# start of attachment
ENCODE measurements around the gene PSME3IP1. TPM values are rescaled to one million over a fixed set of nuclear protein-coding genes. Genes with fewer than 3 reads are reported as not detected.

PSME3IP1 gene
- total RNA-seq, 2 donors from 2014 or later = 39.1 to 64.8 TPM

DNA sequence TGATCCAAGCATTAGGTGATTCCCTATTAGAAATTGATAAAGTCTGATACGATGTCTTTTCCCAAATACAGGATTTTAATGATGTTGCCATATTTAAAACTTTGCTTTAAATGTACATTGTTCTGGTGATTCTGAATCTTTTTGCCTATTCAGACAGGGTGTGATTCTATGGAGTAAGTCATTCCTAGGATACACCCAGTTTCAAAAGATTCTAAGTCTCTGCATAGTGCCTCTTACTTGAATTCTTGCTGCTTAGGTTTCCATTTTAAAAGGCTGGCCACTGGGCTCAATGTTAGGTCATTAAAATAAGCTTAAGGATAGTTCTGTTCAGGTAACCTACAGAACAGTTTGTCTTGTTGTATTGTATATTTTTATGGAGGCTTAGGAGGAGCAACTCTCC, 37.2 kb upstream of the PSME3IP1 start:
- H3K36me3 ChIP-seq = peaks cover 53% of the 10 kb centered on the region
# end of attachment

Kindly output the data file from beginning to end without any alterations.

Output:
ENCODE measurements around the gene PSME3IP1. TPM values are rescaled to one million over a fixed set of nuclear protein-coding genes. Genes with fewer than 3 reads are reported as not detected.

PSME3IP1 gene
- total RNA-seq, 2 donors from 2014 or later = 39.1 to 64.8 TPM

DNA sequence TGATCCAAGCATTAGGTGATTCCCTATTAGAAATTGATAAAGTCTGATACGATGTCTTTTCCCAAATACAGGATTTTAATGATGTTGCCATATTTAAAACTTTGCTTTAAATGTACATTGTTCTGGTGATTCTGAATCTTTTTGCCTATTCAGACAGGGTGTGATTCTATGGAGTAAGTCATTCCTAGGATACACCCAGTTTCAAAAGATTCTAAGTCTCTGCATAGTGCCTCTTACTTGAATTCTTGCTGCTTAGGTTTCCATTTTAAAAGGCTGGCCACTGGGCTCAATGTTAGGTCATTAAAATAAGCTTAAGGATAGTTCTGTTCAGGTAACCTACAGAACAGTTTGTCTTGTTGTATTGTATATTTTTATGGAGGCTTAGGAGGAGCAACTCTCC, 37.2 kb upstream of the PSME3IP1 start:
- H3K36me3 ChIP-seq = peaks cover 53% of the 10 kb centered on the region